A Rethink About Pilates as Just a Rehabilitation Method
Tue,Mar 24, 2015 at 01:20PM by Carla Mullins
Many of us recognise that Joseph Pilates developed a very strong conditioning program for people that required mastery of mind and body. We forget that it took many years for him to develop the program and the mental and physical strength to perform to the precision and control he demanded of himself and others. Eve Gentry decided that the work needed softening and adaptation in order to be performed appropriately by those new to the work, which led her to develop the “pre-pilates work”. I understand that the work has been described as “pre-pilates” but I feel we need to remember that the ability to perform pilates should not be the end in itself. Rather, pilates is a means for us to achieve an ability to live and move freely, without pain. Accordingly we should be searching for another name for the preparatory work so that people can enter the conditioning stages of pilates.
What is probably more difficult for people to grasp is that pilates is described as a rehabilitation method by many people. However, when we talk about “rehabilitation” we need to remember that its definition is:
“Rehabilitation is the act of restoring something to its original state, like the rehabilitation of the forest that had once been cleared for use as an amusement park. The noun rehabilitation comes from the Latin prefix re-, meaning “again” and habitare, meaning “make fit.”
My concern is that in pilates we are looking to do more than return someone to their original state, as often their original state was faulty. Rather we are looking to improve a person’s original state through improving their underlying physical and neural patterning responses.
Let me elaborate. Many of our clients need to understand their own bodies more, understand posture and their placement in space in order to move with anything akin to precision and grace. I know that I, too, was one of those who (to quote my teacher at the time) fell into the “does not have a clue” category. I was a person who was uncoordinated as a child and continued to be so, until after years of pilates practice and discipline I managed to achieve the muscular and neural control to move with balance.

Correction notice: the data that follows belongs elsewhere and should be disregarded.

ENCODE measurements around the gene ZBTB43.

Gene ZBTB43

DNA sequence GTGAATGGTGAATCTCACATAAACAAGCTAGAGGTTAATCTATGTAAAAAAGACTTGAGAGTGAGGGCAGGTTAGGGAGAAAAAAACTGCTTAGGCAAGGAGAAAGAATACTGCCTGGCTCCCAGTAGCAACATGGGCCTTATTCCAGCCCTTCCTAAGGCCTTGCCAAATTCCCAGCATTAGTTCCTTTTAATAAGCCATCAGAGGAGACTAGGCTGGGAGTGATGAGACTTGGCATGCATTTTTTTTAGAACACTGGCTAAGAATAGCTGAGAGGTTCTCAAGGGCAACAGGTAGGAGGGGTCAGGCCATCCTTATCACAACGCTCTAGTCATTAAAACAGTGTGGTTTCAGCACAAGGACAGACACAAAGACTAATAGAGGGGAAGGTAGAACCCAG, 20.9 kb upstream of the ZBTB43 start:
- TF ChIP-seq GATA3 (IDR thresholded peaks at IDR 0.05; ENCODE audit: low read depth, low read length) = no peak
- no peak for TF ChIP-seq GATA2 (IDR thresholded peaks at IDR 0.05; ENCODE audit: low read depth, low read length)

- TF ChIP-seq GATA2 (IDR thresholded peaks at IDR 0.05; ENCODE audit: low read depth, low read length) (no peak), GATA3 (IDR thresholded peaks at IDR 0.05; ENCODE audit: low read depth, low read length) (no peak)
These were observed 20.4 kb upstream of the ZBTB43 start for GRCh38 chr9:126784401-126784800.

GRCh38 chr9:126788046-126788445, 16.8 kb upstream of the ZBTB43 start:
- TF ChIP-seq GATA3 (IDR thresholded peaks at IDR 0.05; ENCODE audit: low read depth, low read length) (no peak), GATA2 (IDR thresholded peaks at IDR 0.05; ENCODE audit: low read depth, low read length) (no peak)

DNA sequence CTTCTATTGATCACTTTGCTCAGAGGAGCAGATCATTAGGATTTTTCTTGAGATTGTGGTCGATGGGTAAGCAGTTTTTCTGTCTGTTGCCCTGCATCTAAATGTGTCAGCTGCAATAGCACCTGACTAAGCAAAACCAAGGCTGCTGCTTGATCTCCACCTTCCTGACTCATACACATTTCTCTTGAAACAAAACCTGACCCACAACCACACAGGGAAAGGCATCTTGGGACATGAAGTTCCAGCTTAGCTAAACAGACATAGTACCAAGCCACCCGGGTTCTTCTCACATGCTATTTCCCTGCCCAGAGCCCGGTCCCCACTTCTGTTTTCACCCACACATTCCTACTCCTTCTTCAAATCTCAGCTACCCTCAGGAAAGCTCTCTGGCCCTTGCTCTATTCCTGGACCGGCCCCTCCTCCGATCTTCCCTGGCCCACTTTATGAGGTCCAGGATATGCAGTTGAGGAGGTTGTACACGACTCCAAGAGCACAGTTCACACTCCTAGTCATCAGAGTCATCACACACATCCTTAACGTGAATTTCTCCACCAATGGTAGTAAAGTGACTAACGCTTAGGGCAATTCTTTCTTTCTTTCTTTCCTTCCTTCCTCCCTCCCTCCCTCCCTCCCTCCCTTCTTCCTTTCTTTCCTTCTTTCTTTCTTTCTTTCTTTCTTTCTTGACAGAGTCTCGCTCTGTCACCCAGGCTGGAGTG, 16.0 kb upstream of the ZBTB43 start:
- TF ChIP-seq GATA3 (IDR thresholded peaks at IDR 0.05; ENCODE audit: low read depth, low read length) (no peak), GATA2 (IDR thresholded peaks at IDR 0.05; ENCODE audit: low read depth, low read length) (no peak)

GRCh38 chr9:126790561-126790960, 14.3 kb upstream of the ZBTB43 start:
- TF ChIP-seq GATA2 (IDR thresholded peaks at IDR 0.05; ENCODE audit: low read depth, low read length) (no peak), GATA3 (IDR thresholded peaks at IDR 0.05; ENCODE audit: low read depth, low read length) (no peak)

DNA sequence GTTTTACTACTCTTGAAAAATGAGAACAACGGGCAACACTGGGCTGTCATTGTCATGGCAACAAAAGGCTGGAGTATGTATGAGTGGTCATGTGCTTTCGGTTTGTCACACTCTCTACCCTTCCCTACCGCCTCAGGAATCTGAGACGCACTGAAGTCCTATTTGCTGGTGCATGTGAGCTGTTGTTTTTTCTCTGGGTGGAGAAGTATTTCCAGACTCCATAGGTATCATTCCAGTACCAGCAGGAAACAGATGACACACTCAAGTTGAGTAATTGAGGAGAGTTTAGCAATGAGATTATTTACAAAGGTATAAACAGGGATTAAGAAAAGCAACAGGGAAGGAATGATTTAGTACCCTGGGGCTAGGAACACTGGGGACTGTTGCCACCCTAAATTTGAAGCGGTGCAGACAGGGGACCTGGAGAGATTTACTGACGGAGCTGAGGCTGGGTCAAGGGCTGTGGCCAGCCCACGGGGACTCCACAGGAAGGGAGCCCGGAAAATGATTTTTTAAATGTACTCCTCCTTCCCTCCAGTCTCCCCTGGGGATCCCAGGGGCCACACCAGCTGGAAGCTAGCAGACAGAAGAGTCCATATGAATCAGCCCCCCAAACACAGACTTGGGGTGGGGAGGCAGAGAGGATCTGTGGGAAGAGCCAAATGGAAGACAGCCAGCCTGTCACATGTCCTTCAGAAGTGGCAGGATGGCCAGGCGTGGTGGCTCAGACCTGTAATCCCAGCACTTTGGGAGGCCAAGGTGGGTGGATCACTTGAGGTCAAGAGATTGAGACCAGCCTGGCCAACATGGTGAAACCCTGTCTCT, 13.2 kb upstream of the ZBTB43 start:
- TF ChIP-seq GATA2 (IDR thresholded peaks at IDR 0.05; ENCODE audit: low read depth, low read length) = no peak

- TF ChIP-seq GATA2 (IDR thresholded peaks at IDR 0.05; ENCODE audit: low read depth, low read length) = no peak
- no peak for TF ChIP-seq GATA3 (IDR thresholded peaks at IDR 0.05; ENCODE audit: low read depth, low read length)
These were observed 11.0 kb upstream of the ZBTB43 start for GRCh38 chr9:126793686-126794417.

Occupational therapists will quickly explain to you that our ability to master our senses and integrate our movement patterns in to correct postural placements happens through our early childhood years. Ideally this integration of the senses occurs by the time we are six years of age. After that we develop our postural placement on the basis of our somatic nervous systems responses.
Many adults come to us with motor patterning problems that have resulted in all sorts of postural dysfunction. This lack of “somatic integration” can arise because of failure to fully integrate as a child, trauma, medications or just habitual patters as an adult. In my work and practice, as well as for many experienced movement teachers around the world, the preparatory work is called the integration stage, during which clients are encouraged to find a new relationship with their own bodies through the exploration of the fundamentals of posture and movement. It is through this process that we have been able to help them feel their bodies and to respond to the verbal and tactile cues that we use with them when they are doing pilates at the conditioning level. In other words, the integration stage is the point at which we teach the grammar necessary for communication with our bodies.
Accordingly, there needs to be a greater focus in our teaching and evolution of the method in how the patterns of movement are broken down and are reflective of the somatic responses of our sensory system to movement patterns. Breaking movement patterns down is important as part of the planning and development of programs for clients in an integration stage. They can be broken down into:
// Basic concepts of homolateral and contralateral movement patterns.
// Sensory organisation of the body including all eight of our senses namely vision, hearing, smell, taste, touch, interoceptive, vestibular and proprioceptive.
I want to make it clear that I appreciate there are different learning styles of visual, aural and kinaesthetic, and these will impact on how our clients may learn. What I am saying is that we have to create the framework for them to feel and learn about their bodies so we can help them through to the conditioning stage of movement. Furthermore, we have to be able to use the appropriate cues to deal with the mental and internal focus needed to achieve movement. I appreciate that imagery and complex visual cues can be useful but, in the end, I find them too distracting for those clients who are needing greater “integration of their postural responses” when they first start and that we need to find ways to integrate the work incorporating all of their senses so that the person can become kinaesthetically aware of their body.
In other words the early stages of movement education is more than just a list of “pre-pilates” exercises. It is about teaching a person a relationship with their body and with space. Our achievement of this is by appreciating how to break movement down through a proper understanding of biomechanics and our own self-mastery of movement.
Carla Mullins is co-director and co-owner of Body Organics, a multidisciplinary health and body movement practice with 3 studios in Brisbane. Carla is a Level 4 Professional Practitioner with the APMA and has also studied pilates with PITC as well as Polestar. She also has a LLB (QUT), M. Soc Sc & Policy (UNSW), Diploma Pilates Professional Practice (PITC), Gyrotonic Level 1, CoreAlign Level 1, 2 and 3 and Certificate IV in Training and Assessment.